Notorious HIV: The Criminal Prosecution of a Virus

So far 34 states have passed stringent laws that target people who are HIV positive, but these laws don't help get the disease under control.

The case of HIV-positive Nushawn Williams, convicted for havingunprotected sex, helped fuel HIV-criminalization laws.
The case of HIV-positive Nushawn Williams, convicted for havingunprotected sex, helped fuel HIV-criminalization laws.

“Of course, if people commit crimes, they should do time,” Bediako says of Williams, who was also convicted on statutory rape charges. “But there are some problems with that case, from distortions about who he actually infected to ‘he said, she said’ claims.” Above all, Bediako takes issue with the fact that Williams finished serving his full 12-year sentence in 2010, yet remains imprisoned indefinitely. Authorities insist that he’s a threat to society.

Flawed Logic

High-profile incidents like the Williams panic have nonetheless stoked passage of HIV statutes that, well intentioned as they may be, critics say are terribly misguided. Putting aside ethical considerations, campaigns against HIV criminalization, such as the Center for HIV Law and Policy’s Positive Justice Project, contend that such laws are illogical from both legal and public health perspectives.

“Compare this with the sentences that people get for vehicular manslaughter,” says Hanssens, who studied huge disparities between the two crimes. “In Arkansas, for example, somebody with HIV could get 30 years for putting their finger in another person’s vagina, but if they run you over and kill you with a car? A maximum sentence of five years.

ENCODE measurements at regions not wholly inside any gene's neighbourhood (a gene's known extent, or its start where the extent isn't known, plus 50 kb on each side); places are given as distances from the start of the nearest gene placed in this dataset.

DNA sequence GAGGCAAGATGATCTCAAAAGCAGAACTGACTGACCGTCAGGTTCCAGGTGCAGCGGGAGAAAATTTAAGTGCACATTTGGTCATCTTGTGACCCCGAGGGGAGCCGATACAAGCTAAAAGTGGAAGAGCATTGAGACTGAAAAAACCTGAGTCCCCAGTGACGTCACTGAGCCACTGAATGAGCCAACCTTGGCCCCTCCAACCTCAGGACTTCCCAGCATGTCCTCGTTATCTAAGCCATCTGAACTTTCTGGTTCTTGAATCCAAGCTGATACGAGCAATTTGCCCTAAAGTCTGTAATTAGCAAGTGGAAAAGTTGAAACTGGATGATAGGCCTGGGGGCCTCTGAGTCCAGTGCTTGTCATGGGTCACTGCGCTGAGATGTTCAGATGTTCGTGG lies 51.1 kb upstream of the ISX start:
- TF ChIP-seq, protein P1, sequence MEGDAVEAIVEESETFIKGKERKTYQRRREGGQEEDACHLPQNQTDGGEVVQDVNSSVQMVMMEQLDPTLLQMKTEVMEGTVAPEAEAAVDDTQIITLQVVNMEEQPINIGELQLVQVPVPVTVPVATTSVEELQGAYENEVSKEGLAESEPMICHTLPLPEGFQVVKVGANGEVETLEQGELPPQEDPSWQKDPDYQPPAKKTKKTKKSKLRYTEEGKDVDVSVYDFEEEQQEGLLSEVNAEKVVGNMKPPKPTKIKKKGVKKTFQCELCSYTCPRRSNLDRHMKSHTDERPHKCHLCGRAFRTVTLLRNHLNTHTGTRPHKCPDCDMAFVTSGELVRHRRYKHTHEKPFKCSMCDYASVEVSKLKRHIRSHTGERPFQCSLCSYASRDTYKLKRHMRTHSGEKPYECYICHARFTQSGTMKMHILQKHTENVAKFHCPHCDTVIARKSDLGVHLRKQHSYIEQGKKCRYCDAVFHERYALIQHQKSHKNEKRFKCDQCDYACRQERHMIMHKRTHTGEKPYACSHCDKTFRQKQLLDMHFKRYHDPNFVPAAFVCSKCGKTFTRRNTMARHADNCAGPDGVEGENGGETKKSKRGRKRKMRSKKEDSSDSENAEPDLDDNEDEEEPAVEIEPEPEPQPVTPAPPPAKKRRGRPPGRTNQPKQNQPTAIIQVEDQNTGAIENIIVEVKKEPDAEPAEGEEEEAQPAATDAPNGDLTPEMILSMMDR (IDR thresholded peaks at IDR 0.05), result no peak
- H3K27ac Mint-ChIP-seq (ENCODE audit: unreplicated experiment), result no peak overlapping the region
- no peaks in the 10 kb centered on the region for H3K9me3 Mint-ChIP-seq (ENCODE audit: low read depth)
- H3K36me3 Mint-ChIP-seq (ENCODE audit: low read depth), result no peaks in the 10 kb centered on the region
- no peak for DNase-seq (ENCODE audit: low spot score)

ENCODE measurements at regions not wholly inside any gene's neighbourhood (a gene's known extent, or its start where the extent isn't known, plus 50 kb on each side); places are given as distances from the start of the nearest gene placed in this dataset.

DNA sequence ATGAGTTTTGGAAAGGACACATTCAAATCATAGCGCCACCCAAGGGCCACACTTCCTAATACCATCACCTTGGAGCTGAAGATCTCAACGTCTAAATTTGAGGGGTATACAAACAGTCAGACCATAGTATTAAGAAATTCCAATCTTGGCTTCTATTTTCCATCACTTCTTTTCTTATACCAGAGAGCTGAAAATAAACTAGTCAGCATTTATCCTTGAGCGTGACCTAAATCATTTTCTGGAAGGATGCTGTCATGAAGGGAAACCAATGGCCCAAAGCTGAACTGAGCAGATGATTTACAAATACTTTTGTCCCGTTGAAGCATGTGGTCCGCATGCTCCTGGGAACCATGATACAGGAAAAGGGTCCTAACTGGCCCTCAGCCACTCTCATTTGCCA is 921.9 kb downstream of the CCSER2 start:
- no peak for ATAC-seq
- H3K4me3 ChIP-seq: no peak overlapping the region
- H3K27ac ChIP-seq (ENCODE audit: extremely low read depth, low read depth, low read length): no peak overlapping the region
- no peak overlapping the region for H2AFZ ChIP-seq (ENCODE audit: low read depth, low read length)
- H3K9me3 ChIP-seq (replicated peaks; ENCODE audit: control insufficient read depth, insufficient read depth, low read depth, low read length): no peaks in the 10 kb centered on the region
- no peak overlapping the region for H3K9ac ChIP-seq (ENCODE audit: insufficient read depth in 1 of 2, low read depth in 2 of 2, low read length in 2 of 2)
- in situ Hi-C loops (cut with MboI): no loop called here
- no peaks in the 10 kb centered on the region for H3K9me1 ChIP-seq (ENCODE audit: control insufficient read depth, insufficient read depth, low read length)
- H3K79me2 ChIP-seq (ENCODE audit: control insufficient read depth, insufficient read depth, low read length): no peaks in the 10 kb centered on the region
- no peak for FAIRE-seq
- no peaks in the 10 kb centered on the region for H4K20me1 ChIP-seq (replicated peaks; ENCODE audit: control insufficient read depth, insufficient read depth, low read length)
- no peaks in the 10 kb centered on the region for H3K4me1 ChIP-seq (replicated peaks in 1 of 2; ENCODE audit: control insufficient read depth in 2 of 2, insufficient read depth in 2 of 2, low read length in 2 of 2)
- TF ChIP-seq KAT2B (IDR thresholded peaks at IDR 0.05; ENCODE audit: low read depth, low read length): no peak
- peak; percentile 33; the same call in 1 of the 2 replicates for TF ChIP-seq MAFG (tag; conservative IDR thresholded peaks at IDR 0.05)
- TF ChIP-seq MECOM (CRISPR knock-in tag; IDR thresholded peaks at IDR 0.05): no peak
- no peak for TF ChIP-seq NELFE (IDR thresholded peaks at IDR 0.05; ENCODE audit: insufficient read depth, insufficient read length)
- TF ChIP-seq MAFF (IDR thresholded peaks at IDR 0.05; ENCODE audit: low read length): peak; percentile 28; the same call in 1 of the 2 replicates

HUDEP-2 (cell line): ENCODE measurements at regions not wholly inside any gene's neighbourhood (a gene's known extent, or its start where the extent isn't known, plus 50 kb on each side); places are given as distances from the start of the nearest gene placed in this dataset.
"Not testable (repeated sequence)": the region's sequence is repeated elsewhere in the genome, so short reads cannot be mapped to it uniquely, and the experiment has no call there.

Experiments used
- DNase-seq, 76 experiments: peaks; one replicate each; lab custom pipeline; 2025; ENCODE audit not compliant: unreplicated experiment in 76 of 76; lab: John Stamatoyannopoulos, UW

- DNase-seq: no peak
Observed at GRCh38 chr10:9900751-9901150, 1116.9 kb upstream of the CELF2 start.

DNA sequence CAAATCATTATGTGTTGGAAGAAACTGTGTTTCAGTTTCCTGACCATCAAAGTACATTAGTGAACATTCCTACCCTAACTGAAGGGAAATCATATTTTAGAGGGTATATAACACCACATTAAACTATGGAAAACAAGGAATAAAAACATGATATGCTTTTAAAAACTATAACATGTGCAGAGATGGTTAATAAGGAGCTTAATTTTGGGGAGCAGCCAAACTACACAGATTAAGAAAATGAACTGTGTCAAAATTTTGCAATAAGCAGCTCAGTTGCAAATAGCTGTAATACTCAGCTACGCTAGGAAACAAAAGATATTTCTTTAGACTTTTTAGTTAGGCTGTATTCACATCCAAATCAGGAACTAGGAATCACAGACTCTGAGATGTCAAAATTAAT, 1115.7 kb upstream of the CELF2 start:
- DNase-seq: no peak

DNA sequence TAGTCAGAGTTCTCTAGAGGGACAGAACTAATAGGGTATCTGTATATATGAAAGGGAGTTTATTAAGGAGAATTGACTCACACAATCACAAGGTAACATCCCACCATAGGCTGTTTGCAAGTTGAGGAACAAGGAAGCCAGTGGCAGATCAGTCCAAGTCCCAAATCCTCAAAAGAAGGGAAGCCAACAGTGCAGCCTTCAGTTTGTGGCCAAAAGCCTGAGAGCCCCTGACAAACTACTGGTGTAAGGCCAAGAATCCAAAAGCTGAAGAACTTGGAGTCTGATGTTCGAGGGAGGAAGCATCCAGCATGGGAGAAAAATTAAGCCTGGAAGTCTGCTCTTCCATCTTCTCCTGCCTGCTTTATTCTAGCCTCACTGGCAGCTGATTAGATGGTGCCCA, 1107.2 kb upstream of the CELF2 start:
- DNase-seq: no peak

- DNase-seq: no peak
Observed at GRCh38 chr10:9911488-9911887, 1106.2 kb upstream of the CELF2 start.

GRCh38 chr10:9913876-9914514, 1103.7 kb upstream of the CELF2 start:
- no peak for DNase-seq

“It’s not just that people are getting arrested,” she continued. “They’re getting put behind bars for 10, 15 and 20 years, even in cases where there is no transmission.”

Bediako argues that singling out HIV as the only disease with a criminal offense doesn’t hold up. “HPV [human papillomavirus] is a sexually transmitted infection that can cause cervical cancer in women, and that carries a more severe likelihood of death than HIV,” she says. “Yet we have no laws that require people to disclose that they have HPV before they have sex. When most new cases of HIV are among people of color, it raises questions about why we have laws for just this one disease.”

Ostensibly, one goal of HIV criminalization is to prevent new infections, but opponents say that they have the opposite effect. For starters, since criminal liability applies only to people who know their HIV status, it discourages people from getting tested.

“In these situations, your only defense is that you’ve never been tested and didn’t know your status,” explains Bediako, who adds that most new HIV infections are caused by people who have not been tested. “Can we really afford for our communities to not know their HIV status?”

Studies show that criminalization of HIV exposure has no mitigating effect on risk behavior, and if anything, fear of prosecution can inhibit those who know their status from disclosing it to their sexual partners. Moreover, these laws undermine the most basic STD-prevention principle: Everyone must take responsibility for protecting his or her health. “Sex between consenting adults is a shared decision. It’s not sensible to put all the responsibility for using a condom, or talking about sexual history, on one person,” says Bediako. “We all have to be responsible for ourselves.”